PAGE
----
Travis Snapp received a call from one of his overseas clients that he says typifies some of the problems with the Forest Stewardship Council’s auditing process in developing countries. His client told him the auditors “show up to do these audits for FSC certification and they have no idea what to do.”
In an environment where the political and legal structure are uncertain, FSC and other certification systems offer the opportunity to be sure that forests, regardless of the local laws, are harvested in a consistent and responsible way. That, however, is only true if the auditing process is done in a consist and responsible way. As Snapp argues, that isn’t the case.
Snapp, whose company Benchmark International, consults with foresters across the globe, expresses frustration that FSC pressures purchasers, supplies and politicians to follow the standard, but they aren’t as attentive to the actual implementation of those standards on the ground. He says the experience with the FSC auditors who didn’t know what to do is not a one-off experience. He says “it is not typical, but not infrequent.”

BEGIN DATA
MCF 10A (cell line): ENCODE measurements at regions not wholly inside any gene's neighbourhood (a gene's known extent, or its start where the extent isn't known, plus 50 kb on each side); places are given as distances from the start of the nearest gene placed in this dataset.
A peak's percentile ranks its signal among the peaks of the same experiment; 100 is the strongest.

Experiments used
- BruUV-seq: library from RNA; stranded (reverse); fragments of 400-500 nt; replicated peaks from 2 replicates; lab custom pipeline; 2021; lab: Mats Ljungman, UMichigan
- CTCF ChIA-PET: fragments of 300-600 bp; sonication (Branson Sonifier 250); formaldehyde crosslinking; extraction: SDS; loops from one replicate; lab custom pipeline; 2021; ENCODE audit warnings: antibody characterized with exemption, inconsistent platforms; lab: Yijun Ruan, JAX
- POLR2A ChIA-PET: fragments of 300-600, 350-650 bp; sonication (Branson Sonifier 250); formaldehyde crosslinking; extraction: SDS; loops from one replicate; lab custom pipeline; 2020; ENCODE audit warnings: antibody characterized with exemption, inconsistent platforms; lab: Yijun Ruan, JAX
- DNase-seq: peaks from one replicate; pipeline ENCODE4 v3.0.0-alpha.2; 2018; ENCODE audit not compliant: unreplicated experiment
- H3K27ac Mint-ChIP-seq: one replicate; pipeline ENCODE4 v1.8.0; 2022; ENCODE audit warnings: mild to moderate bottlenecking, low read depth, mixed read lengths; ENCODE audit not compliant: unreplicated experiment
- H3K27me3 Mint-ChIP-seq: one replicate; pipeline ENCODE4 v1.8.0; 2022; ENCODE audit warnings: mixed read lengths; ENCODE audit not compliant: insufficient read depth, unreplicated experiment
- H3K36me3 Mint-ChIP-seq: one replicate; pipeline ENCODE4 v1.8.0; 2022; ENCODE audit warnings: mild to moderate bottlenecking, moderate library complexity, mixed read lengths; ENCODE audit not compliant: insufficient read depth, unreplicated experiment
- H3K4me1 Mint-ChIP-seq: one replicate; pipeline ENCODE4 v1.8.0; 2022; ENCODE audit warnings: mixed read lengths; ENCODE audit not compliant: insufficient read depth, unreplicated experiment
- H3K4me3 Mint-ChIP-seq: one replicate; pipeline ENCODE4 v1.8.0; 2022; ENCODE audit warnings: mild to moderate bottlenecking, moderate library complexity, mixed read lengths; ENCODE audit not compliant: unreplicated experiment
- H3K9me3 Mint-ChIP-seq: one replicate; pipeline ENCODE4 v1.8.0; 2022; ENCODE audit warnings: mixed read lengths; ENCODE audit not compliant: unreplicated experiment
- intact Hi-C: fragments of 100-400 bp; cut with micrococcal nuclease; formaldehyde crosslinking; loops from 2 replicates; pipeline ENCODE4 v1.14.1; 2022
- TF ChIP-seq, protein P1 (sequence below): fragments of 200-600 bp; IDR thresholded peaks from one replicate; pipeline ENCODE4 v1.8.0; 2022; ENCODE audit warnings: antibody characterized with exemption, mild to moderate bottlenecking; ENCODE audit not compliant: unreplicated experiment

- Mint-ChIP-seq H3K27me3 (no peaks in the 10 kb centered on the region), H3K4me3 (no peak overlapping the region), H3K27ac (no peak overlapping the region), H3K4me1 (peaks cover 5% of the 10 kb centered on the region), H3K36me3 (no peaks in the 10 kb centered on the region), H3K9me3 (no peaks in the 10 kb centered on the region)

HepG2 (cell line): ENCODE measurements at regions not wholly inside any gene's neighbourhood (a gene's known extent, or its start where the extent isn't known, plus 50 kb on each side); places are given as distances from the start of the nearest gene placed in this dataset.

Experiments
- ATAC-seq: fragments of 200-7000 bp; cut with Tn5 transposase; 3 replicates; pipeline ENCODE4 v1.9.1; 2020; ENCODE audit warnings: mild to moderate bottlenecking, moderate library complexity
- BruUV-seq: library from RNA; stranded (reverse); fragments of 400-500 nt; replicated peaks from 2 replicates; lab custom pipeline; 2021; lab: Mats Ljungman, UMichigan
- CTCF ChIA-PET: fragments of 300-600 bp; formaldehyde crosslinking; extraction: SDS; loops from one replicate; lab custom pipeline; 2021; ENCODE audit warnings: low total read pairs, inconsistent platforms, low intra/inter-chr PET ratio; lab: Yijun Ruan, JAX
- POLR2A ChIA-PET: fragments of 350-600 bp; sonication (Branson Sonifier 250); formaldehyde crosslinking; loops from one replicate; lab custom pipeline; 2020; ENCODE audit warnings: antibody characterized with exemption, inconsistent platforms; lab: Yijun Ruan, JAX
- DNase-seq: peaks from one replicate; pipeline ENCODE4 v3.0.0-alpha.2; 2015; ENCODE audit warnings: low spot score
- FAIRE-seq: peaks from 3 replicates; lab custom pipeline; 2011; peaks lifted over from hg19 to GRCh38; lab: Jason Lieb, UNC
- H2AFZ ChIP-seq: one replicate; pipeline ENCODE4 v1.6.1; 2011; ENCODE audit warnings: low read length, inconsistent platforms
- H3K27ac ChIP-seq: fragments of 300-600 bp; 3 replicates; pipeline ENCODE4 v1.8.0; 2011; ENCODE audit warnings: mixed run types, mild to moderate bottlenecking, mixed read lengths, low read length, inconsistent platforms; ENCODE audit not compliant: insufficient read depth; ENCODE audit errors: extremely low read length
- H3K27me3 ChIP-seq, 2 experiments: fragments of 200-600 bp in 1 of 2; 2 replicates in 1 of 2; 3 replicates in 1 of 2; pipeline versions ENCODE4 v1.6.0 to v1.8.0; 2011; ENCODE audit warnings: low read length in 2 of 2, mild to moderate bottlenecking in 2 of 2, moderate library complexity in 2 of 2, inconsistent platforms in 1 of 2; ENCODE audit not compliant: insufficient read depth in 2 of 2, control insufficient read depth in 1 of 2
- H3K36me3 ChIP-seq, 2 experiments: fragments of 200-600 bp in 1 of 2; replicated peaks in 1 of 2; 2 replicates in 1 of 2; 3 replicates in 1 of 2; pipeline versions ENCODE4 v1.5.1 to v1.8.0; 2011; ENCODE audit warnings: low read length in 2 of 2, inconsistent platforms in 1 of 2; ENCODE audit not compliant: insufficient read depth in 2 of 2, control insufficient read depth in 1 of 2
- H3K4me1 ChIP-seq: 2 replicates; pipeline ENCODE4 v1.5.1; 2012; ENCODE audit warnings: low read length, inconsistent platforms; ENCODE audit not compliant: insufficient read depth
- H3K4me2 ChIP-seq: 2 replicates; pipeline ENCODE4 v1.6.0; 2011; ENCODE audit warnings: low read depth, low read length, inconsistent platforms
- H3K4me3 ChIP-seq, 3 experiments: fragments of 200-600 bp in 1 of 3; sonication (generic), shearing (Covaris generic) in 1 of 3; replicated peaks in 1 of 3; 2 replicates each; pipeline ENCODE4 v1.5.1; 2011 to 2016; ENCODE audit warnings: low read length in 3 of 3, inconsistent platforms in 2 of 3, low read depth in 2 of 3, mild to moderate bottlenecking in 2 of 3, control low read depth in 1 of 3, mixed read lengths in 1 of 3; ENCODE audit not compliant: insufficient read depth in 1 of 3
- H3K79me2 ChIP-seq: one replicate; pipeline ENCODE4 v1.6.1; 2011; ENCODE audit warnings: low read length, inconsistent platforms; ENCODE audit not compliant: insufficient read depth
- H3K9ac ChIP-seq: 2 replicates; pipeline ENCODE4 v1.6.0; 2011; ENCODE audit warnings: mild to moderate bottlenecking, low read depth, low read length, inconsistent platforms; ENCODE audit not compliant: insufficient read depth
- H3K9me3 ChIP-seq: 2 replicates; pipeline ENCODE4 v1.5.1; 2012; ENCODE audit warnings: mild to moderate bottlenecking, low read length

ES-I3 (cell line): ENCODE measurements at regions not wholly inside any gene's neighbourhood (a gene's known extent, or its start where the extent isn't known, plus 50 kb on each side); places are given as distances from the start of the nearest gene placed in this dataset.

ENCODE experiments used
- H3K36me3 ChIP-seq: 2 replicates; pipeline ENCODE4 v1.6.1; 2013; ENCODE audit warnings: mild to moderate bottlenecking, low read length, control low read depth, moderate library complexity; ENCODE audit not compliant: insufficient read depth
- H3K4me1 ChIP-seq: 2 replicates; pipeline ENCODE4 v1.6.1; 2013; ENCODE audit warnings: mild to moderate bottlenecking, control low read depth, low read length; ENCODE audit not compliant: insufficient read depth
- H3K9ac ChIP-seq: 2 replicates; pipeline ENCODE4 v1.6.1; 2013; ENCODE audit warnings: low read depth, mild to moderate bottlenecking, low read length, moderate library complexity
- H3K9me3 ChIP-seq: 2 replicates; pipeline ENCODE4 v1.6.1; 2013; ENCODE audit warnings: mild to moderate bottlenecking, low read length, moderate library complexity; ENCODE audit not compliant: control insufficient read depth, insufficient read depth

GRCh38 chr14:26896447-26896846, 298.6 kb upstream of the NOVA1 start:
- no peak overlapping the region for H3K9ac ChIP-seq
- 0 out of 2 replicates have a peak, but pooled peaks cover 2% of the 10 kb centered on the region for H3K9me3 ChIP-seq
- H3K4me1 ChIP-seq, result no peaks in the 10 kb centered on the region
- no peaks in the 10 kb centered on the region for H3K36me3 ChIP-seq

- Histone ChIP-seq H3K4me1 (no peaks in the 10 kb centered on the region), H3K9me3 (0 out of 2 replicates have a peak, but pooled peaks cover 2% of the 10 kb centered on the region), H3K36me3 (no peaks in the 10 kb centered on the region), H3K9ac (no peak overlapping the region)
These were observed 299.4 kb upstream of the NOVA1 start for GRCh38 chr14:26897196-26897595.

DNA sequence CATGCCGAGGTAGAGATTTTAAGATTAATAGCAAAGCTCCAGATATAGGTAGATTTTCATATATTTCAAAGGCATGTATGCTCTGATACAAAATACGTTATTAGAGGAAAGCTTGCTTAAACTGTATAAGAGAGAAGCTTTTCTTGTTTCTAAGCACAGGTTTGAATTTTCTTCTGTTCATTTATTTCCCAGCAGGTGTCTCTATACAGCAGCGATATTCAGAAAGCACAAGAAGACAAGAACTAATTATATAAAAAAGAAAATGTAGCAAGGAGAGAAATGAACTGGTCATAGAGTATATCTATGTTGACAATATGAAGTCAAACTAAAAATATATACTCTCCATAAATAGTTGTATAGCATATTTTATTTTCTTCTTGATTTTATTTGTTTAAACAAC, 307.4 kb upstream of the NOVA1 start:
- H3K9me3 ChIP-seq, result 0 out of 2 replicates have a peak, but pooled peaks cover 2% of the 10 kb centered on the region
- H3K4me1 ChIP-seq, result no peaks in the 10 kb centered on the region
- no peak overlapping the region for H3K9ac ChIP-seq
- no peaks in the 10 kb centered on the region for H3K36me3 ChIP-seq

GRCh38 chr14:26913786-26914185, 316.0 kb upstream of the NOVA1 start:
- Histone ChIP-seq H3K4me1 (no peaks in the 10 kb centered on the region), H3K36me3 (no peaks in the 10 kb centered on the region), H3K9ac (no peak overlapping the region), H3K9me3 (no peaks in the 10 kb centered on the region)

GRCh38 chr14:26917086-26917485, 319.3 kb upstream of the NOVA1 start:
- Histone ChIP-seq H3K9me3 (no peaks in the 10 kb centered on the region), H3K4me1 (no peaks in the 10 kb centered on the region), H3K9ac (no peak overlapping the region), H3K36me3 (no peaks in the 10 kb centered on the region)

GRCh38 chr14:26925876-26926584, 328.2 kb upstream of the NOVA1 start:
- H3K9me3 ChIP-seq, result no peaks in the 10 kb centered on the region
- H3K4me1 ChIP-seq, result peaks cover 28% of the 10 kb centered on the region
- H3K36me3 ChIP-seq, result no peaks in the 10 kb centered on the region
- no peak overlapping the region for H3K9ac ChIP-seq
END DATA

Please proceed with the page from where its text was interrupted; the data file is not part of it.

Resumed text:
He places the blame for these errors at the feet of FSC. The problem, he argues, is “the way they have written and implemented their standard.” One particular issue is that ultimately FSC isn’t accountable for errors. He cites the example of Asia Plywood. When it was discovered that some of the wood coming from an FSC-certified supplier was illegally harvested, FSC washed their hands, leaving Asia Plywood to take the heat and financial cost. When an environmental group found the errors, Snapp noted “FSC doesn’t take the black eye, nor did the auditor — Asia Plywood and its customers did.”
As a result, there is growing nervousness that FSC won’t stand behind its label. What good is the label if, after passing an audit, that label can be revoked at any time without support from FSC? Snapp says there has to be a mechanism so FSC and its certifiers can be held accountable for what they certify.
Of course, this is not just a business issue — it is an environmental issue. The goal of certification systems is to ensure good forestry where it might not otherwise occur. If audits are done poorly, they don’t achieve the basic goal of maintaining good standards. If FSC is serious about using the value of the FSC label and what it stands for to encourage foresters to meet those standards, it needs to ensure the label means something for the auditors on the ground as well.